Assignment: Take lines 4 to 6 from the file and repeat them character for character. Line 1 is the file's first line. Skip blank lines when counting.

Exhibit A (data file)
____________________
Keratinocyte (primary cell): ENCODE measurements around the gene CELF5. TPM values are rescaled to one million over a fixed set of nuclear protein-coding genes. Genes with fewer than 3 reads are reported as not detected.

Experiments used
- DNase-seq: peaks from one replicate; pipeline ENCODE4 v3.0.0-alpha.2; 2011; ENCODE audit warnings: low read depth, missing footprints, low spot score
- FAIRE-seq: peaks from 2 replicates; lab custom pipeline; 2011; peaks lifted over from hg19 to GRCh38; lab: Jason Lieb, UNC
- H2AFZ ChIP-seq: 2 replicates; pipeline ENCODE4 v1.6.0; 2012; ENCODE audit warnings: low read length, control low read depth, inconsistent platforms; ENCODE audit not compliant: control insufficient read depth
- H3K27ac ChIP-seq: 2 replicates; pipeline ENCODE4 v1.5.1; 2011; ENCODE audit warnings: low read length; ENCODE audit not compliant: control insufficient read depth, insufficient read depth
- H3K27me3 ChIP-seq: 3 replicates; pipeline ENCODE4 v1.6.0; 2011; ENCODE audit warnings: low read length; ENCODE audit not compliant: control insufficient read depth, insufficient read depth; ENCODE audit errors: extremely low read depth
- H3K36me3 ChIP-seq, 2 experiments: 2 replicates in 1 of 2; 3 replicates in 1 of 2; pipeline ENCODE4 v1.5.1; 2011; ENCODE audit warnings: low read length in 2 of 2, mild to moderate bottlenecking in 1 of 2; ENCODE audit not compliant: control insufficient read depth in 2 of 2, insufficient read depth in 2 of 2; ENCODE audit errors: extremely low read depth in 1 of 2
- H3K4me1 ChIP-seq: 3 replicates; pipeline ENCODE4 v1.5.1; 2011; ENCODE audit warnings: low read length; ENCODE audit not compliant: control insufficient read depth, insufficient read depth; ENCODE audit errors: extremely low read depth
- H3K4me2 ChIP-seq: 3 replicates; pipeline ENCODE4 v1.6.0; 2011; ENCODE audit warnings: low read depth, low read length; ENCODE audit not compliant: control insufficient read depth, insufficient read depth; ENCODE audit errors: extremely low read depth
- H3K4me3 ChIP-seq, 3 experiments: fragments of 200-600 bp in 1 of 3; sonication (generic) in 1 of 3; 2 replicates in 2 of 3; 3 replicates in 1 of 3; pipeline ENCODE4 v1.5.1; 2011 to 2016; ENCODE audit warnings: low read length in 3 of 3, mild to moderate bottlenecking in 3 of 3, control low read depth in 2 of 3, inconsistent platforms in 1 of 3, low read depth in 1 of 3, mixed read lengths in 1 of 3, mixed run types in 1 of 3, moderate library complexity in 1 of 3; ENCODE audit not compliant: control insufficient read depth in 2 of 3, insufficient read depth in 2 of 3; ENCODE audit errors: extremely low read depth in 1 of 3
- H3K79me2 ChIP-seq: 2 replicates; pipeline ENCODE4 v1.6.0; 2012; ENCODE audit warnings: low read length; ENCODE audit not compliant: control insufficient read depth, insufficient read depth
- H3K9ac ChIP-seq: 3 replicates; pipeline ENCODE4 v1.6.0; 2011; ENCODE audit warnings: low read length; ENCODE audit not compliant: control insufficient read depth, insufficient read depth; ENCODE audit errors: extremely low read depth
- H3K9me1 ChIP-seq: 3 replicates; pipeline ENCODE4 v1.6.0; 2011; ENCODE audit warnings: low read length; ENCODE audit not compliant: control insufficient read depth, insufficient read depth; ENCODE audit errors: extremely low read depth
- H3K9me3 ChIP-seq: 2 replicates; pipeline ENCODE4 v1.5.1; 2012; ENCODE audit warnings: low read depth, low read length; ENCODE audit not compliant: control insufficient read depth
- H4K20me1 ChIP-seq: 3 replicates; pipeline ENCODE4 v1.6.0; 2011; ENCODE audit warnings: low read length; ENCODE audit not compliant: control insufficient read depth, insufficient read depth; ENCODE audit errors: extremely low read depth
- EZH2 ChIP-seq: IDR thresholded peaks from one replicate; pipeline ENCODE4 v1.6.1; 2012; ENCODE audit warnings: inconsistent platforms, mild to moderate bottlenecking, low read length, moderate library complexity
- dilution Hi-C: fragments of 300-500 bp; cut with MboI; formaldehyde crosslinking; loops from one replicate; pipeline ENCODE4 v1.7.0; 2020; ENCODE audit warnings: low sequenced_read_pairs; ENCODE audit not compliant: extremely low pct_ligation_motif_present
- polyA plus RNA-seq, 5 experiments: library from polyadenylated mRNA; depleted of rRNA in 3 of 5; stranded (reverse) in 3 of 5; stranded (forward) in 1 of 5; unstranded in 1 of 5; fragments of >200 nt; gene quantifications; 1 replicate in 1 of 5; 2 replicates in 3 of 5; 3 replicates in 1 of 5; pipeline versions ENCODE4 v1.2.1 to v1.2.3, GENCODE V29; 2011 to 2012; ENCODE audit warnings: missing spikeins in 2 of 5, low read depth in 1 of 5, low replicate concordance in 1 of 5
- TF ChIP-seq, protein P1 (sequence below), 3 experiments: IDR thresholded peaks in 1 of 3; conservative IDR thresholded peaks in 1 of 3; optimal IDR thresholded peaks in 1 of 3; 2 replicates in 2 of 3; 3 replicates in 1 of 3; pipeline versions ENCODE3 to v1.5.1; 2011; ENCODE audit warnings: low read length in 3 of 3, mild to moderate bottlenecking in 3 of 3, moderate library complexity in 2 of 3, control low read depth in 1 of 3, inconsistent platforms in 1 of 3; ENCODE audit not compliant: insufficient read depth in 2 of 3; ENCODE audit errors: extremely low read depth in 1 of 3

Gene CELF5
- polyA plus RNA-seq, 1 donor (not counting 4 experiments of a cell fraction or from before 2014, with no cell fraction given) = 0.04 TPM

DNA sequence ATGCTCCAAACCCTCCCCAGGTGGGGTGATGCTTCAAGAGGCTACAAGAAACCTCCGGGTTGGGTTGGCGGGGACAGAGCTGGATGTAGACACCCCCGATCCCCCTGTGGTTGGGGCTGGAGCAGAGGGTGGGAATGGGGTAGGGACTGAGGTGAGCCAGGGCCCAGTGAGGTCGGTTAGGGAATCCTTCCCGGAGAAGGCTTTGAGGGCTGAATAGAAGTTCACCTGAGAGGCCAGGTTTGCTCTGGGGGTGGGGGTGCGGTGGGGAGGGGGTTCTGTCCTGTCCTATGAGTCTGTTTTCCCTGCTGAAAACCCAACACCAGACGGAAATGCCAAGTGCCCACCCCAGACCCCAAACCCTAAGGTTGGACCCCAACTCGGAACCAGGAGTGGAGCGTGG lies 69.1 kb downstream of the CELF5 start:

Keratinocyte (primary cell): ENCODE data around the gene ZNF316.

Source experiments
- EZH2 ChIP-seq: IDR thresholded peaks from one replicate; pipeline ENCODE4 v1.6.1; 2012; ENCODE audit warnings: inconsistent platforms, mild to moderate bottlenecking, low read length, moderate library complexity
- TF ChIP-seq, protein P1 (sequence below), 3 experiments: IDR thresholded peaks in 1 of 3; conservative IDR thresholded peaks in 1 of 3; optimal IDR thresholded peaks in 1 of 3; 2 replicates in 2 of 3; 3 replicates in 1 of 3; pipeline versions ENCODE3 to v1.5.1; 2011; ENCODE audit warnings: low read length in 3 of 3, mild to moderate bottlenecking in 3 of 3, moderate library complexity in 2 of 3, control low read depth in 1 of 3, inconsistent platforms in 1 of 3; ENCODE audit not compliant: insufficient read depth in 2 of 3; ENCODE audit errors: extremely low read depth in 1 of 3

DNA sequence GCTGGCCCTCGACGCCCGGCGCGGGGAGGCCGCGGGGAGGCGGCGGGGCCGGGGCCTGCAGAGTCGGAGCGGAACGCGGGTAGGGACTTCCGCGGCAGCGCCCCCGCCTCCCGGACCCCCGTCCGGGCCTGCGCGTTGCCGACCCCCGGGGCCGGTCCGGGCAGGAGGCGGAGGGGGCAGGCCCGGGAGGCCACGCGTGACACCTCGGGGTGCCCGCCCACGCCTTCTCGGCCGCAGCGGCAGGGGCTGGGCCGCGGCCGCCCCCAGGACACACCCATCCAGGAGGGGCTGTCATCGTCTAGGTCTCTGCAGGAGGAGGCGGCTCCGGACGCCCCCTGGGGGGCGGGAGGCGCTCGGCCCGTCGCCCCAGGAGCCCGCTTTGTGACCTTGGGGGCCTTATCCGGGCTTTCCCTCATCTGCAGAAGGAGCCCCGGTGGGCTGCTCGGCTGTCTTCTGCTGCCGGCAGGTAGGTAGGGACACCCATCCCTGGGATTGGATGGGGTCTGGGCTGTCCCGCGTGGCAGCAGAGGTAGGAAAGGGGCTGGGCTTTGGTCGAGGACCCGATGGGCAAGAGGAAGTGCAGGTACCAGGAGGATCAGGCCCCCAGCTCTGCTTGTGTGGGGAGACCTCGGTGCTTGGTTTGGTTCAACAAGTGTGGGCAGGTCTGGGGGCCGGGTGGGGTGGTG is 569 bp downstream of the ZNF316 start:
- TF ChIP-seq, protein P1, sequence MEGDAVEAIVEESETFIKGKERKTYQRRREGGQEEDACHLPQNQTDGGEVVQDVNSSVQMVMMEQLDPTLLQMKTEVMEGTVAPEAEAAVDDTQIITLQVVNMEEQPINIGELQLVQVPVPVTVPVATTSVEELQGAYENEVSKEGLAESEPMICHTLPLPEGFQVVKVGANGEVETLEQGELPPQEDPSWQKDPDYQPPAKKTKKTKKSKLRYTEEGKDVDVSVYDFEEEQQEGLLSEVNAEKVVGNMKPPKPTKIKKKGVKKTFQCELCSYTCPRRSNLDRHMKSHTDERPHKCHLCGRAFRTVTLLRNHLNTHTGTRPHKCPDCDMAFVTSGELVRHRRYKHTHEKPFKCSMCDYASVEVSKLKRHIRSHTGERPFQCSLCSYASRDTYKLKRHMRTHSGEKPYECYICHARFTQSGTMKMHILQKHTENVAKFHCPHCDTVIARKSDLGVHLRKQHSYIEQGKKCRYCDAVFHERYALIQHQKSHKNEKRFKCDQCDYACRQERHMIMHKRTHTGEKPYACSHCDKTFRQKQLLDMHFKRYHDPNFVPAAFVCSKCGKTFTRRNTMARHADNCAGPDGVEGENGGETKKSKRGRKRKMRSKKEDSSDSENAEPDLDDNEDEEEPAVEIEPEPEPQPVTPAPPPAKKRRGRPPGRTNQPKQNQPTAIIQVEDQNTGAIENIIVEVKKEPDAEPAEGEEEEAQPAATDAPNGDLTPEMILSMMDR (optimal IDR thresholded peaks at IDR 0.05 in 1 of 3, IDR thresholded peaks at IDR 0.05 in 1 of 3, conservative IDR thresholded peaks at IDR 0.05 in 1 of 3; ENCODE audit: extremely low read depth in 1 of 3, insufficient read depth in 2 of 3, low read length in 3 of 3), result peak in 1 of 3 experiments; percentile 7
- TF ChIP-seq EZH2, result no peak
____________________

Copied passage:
- FAIRE-seq: peaks from 2 replicates; lab custom pipeline; 2011; peaks lifted over from hg19 to GRCh38; lab: Jason Lieb, UNC
- H2AFZ ChIP-seq: 2 replicates; pipeline ENCODE4 v1.6.0; 2012; ENCODE audit warnings: low read length, control low read depth, inconsistent platforms; ENCODE audit not compliant: control insufficient read depth
- H3K27ac ChIP-seq: 2 replicates; pipeline ENCODE4 v1.5.1; 2011; ENCODE audit warnings: low read length; ENCODE audit not compliant: control insufficient read depth, insufficient read depth